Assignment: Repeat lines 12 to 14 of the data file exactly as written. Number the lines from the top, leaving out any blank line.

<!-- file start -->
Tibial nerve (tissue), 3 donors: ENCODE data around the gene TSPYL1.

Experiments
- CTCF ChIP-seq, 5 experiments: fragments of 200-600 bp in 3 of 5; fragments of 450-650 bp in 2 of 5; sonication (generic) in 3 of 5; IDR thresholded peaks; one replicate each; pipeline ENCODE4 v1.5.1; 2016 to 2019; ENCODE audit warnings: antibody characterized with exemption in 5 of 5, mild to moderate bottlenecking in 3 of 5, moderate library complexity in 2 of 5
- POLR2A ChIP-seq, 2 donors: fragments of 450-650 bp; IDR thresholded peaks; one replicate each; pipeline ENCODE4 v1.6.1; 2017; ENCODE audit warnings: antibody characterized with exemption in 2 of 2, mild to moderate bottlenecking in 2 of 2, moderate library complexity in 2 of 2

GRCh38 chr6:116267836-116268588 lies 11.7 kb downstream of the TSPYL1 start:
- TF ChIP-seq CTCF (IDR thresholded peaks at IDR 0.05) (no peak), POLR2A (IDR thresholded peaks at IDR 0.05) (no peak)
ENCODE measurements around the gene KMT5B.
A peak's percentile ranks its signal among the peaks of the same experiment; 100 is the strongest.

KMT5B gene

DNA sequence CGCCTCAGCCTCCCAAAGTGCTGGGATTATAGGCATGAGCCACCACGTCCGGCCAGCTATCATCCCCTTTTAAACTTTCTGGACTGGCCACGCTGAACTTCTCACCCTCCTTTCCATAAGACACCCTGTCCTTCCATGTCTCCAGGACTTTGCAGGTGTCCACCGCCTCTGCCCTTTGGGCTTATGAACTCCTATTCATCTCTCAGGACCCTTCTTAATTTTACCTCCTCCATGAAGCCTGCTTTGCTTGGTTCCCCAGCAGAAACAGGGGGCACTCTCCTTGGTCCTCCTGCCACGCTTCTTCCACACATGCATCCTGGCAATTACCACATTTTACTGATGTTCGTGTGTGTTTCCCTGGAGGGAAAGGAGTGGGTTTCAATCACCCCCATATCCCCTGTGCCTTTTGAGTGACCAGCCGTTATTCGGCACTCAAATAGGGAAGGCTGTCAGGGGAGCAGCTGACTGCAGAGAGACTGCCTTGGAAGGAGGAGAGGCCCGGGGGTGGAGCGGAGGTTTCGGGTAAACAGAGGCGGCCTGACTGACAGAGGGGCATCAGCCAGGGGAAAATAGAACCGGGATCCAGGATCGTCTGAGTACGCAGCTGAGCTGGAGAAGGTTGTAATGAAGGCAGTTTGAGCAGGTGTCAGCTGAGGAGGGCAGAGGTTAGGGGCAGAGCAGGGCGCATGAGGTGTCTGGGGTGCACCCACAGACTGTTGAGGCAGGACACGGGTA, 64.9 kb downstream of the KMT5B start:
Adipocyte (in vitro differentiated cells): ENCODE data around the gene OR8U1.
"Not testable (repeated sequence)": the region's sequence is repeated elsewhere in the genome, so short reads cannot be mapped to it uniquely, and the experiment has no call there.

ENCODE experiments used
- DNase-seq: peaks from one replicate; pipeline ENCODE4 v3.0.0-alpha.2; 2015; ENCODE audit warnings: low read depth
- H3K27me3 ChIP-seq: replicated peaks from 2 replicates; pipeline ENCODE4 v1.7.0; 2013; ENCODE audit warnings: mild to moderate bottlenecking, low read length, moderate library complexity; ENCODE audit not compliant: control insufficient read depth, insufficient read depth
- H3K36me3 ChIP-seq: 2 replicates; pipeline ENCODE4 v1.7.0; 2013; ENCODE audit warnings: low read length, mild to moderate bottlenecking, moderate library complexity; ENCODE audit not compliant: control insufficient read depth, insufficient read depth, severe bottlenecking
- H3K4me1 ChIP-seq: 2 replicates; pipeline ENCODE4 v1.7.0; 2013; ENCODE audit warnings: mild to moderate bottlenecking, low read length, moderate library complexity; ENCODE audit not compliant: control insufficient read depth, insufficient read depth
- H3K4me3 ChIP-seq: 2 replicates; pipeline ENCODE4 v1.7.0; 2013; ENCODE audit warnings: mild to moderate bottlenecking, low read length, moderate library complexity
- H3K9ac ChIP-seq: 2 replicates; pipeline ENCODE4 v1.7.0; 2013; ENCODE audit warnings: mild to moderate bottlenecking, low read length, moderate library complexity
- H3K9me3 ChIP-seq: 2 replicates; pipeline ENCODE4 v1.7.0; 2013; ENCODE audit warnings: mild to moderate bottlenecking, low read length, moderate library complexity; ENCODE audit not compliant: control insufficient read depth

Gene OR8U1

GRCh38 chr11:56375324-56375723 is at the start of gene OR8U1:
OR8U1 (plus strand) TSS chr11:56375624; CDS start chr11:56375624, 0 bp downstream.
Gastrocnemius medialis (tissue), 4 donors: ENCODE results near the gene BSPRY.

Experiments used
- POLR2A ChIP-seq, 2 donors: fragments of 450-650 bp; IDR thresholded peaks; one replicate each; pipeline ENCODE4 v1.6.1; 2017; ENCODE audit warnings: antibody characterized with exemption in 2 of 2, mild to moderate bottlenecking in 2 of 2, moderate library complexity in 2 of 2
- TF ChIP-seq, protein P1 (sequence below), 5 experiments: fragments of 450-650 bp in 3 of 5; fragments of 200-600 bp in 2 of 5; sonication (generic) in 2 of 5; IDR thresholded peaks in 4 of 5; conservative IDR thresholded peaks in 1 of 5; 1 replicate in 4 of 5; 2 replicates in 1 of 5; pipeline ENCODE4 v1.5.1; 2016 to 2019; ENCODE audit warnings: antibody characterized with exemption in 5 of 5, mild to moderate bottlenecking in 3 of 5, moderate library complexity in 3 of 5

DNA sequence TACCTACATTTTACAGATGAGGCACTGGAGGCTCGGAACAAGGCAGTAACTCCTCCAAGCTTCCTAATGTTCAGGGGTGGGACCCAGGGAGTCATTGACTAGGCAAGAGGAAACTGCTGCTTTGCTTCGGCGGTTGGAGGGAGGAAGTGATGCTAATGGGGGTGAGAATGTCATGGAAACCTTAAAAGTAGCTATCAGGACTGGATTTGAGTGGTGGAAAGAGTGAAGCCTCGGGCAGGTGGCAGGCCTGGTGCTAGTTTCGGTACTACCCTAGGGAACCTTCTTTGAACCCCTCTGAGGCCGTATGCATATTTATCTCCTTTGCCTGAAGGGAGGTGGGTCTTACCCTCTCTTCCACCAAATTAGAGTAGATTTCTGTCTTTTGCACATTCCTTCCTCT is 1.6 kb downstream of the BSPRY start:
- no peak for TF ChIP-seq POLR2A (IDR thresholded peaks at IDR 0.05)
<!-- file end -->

"Not testable (repeated sequence)": the region's sequence is repeated elsewhere in the genome, so short reads cannot be mapped to it uniquely, and the experiment has no call there.

ENCODE experiments used
- DNase-seq: peaks from one replicate; pipeline ENCODE4 v3.0.0-alpha.2; 2015; ENCODE audit warnings: low read depth